Feb 1, 2024 2 min read

RIAA welcomes US government's latest piracy reports, but urges a "close look" at voice cloning sites

The office of the US Trade Representative has published its annual ‘Notorious Markets Report’ that lists online platforms that concern American copyright owners - the record industry has welcomed the report even though its request that unofficial voice cloning sites be included was ignored

RIAA welcomes US government's latest piracy reports, but urges a "close look" at voice cloning sites

The Recording Industry Association Of America has welcomed the latest 'Notorious Markets Report' on piracy platforms published by the US government, but also called for “invasive and unlawful voice clones and deepfakes” to become part of the annual piracy list. 

The trade group’s SVP International Policy George York said the report - produced by the office of US Trade Representative Katherine Tai - does a good job of documenting websites and internet companies that "undermine the US comparative advantage to the detriment of American workers and creators, causing significant financial losses and eroding the creative sector's massive contributions to the US economy - good jobs, wages, and growth".

However, he also called for “a close look in the future at emerging piracy challenges presented by AI, including the widespread illegal use of copyrighted sound recordings and artist names, images, and likenesses to generate invasive and unlawful voice clones and deepfakes".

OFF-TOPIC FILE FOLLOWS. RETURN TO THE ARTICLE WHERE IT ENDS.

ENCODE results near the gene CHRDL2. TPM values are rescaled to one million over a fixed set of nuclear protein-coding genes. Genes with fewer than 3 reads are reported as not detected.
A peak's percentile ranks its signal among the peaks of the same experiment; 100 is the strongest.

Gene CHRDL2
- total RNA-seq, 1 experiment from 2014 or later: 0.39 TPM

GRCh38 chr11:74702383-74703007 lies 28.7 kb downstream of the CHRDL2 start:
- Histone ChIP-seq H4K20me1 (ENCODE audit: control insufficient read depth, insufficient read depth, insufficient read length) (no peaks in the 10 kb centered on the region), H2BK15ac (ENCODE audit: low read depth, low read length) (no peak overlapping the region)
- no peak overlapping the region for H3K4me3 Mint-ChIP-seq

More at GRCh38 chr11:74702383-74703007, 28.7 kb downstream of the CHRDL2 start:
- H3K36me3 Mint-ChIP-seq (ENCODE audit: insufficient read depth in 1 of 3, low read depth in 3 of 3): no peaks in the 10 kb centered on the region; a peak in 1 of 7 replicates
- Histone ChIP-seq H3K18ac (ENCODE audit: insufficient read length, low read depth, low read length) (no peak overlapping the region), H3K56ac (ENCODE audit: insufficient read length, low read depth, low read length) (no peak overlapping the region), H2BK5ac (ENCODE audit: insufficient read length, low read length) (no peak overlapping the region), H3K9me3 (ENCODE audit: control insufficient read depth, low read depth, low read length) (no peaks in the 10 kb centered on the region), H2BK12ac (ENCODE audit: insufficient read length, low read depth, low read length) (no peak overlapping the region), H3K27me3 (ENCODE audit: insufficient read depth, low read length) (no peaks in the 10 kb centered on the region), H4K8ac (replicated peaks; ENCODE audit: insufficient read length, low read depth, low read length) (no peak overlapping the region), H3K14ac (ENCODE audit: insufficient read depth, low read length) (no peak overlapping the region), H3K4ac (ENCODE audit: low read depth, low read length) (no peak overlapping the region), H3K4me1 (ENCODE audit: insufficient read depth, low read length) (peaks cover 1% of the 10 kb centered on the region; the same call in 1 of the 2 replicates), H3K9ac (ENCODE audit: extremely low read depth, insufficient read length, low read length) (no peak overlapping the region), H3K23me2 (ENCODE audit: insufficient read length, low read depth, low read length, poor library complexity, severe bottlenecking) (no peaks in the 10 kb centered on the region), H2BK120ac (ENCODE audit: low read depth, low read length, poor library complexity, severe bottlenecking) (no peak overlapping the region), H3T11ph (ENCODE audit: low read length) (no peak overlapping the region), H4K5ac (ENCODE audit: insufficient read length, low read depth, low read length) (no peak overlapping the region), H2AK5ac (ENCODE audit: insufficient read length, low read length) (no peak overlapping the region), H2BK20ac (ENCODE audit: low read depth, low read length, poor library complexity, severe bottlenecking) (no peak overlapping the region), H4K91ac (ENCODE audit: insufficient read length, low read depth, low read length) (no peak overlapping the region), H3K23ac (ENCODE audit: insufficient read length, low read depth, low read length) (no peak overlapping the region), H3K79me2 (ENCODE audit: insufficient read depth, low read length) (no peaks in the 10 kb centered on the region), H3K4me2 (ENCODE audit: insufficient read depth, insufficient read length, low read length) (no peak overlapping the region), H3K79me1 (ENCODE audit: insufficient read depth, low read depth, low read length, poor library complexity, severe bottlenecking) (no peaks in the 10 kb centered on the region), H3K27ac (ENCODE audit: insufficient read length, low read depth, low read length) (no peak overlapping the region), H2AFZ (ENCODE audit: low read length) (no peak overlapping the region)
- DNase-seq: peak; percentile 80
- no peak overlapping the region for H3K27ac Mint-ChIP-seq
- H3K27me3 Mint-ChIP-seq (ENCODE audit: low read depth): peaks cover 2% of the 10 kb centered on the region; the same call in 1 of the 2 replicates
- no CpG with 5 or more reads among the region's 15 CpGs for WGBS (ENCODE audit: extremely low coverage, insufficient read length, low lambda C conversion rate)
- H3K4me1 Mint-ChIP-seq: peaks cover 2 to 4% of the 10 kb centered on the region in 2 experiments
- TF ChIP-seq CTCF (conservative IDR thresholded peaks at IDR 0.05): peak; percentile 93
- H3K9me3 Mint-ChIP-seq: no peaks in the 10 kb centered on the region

The RIAA did raise its concerns around AI and voice cloning when making its submission to the USTR last October. It highlighted the recent "eruption of unauthorised AI vocal clone services that infringe not only the rights of the artists whose voices are being cloned but also the rights of those that own the sound recordings in each underlying musical track".

With the 'Notorious Markets Report' being focused on piracy sites based outside the US, the RIAA specifically honed in on UK-based Voicify. "This site", it said, "markets itself as the 'number one platform for making high quality AI covers in seconds!' - and includes AI vocal models of sound recording artists”. 

While AI-powered voice cloning is not yet on radar of the USTR's piracy monitors, an assortment of other kinds of digital platforms are. That includes torrent websites, unlicensed streaming services, cyberlockers which are used to store copyright infringing content and hosting services that routinely and unapologetically ignore copyright takedown notices. 

And the stream-ripping sites that are still at the top of the music industry's piracy gripe list, for now at least, depending on the extent to which the voice cloning fad gains momentum. 

Among the sites listed in the report which allow people to grab permanent downloads of temporary streams is ssyoutube, which, the USTR says, "is reportedly the most popular YouTube ripping site globally, with over 343 million visitors just in April 2023. Among other things, stream ripping sites enable users to easily download music video and tracks from YouTube and similar sites". 

You can access the full report here.

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